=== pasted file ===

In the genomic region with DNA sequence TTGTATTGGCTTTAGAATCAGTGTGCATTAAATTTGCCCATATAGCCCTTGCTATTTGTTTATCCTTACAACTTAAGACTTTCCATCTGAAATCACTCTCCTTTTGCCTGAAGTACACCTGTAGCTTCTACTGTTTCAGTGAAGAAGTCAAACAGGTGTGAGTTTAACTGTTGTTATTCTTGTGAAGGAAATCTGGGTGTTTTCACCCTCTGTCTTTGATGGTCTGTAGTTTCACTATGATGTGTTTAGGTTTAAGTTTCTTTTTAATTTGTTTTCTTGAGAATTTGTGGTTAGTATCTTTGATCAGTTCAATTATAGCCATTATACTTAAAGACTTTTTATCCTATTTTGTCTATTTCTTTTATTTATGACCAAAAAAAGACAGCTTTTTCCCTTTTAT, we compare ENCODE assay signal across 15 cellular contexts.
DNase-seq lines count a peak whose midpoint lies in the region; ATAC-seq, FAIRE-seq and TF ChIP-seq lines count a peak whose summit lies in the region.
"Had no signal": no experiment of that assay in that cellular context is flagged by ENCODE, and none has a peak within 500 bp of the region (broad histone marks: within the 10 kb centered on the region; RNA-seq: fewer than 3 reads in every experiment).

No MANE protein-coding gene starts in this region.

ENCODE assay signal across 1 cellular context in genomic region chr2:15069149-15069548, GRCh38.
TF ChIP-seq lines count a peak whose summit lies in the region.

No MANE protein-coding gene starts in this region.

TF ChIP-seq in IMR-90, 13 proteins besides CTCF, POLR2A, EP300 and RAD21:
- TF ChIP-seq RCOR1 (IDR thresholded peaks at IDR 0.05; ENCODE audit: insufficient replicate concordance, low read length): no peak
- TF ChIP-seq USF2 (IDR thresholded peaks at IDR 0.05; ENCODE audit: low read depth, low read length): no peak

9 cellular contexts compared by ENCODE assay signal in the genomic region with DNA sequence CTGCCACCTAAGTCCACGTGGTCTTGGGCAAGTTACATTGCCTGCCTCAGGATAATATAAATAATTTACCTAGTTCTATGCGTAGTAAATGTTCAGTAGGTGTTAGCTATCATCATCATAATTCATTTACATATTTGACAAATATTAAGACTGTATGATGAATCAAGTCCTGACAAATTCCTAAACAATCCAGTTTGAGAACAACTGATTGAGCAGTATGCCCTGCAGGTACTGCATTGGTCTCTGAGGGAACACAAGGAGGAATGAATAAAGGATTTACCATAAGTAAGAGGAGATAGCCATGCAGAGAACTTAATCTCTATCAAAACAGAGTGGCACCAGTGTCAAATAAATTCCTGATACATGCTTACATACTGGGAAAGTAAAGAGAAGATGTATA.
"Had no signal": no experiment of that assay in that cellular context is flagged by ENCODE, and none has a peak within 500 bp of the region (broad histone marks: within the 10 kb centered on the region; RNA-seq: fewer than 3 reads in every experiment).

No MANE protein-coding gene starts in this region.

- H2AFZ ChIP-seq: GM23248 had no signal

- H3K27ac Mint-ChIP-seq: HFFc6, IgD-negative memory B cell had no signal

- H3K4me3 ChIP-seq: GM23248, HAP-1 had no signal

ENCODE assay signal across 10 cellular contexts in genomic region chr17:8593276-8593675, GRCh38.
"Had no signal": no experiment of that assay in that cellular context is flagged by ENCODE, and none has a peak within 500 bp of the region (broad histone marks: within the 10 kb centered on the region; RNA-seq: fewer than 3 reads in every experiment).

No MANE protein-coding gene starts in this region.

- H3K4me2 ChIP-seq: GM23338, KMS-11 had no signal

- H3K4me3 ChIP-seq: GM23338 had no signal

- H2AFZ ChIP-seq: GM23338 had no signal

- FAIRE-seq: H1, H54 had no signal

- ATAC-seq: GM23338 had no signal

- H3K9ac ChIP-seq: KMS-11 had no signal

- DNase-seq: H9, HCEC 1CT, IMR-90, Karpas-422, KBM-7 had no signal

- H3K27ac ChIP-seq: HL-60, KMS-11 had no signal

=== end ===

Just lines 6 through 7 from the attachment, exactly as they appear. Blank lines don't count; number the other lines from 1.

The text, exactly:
TF ChIP-seq lines count a peak whose summit lies in the region.

No MANE protein-coding gene starts in this region.